A New Challenger to the Margarita Emerges
by David Klemt
The simple, three-ingredient Margarita continues its longstanding reign on the cocktail throne but there’s now a new number two.
Technically, of course, we haven’t had hard numbers regarding the Margarita’s sales for decades upon decades. Nielsen has only been officially tracking this type of cocktail data since 2016.
However, it’s not difficult to understand that America has been in love with the Margarita for decades. In fact, the cocktail may have been sitting on the throne for 50 (or more) years.
Some cocktail historians believe the Margarita is a member of the Daisy drink family. These sours consist of a spirit, citrus, simple syrup, and soda. Depending on who you believe, the Margarita came to life in the 1930s or 1940s.
An orange liqueur (triple sec) replaced the simple syrup, the soda was sent packing, and tequila became the required spirit. By the 1950s, the Margarita was on its way to winning the cocktail game of thrones.
Over the decades, many variations have appeared on the scene. Undoubtedly, this has helped the cocktail continue its reign. Tourist destinations have also strengthened its position; just think about the ubiquity of Margarita machines and blenders in Las Vegas and New Orleans.
But the simple, original recipe is the still “the One.” Ask a bartender or bar manager how they gauge someone’s skills behind the bar. The answer much (if not most) of the time? How that person makes a Margarita.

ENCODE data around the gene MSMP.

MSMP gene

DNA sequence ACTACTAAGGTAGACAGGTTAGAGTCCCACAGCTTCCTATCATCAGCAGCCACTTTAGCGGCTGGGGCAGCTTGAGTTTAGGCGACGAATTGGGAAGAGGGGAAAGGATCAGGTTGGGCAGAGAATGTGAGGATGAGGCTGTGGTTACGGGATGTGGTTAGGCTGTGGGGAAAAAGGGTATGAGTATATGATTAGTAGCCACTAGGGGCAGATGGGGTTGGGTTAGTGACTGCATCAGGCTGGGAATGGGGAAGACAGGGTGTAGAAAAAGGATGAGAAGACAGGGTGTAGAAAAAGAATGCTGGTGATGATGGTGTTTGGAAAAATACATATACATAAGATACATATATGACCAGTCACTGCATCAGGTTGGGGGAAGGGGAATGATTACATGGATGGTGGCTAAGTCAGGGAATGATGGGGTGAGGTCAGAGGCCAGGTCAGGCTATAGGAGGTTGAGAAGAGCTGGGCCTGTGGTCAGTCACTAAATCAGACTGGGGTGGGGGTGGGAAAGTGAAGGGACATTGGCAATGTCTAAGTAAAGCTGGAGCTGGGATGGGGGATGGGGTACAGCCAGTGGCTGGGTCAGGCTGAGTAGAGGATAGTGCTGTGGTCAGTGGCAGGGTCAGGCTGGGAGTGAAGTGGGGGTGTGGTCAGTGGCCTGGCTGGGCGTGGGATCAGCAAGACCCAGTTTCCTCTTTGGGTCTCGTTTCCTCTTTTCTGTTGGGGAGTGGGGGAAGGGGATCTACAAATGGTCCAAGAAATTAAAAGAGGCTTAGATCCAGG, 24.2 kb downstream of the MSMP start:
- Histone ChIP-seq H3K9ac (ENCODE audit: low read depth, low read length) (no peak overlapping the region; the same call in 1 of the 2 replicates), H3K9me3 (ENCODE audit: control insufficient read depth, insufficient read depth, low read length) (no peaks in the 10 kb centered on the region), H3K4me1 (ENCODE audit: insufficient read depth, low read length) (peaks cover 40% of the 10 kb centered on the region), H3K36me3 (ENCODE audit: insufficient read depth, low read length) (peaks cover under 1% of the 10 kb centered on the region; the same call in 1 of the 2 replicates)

There’s nowhere to hide when a cocktail has but two or three ingredients. That’s why so many bar professionals judge bartenders by their Margs.
A “New” Challenger Appears
Unsurprisingly, the Margarita proved to be the most popular cocktail in America in 2022.
In contrast, according to the CGA Cocktail Sales Tracker by Nielsen IQ, the Manhattan fell out of the top ten.
The Moscow Mule, which has been rising in popularity for several years now, was in second place last year. In third, the Martini.
Now, before I address the “new” challenger to the Margarita, a note. The four newsworthy cocktails in terms of CGA and Nielsen tracking all have names beginning with the letter “M.” Does that mean anything? I have no idea. Maybe someone can look into cocktail names and how their perceived by guests to find out if “M” drinks outperform others.
So, we’ve got the Margarita, the Moscow Mule, the Martini, and the Manhattan (although for a different reason). Is the Moscow Mule currently eyeing the Margarita’s position up close and personally?
According to CGA by NielsenIQ data, no. The Martini is now sitting in the number two spot. Interestingly, this may be due to the rise in popularity—yet again—of the Espresso Martini.
So, while your bar team is ensuring their Margarita specs are dialed in for National Margarita Day, don’t neglect your Martinis. (Particularly your Espresso Martini.)
By the way, National Margarita Day is this Wednesday, February 22. Make sure you’re ready to thrown down.
Oh, and if you ever feel like starting an argument at a bar, ask the bartenders for their Margarita and Martini specs.
Image: Mathew Benoit on Unsplash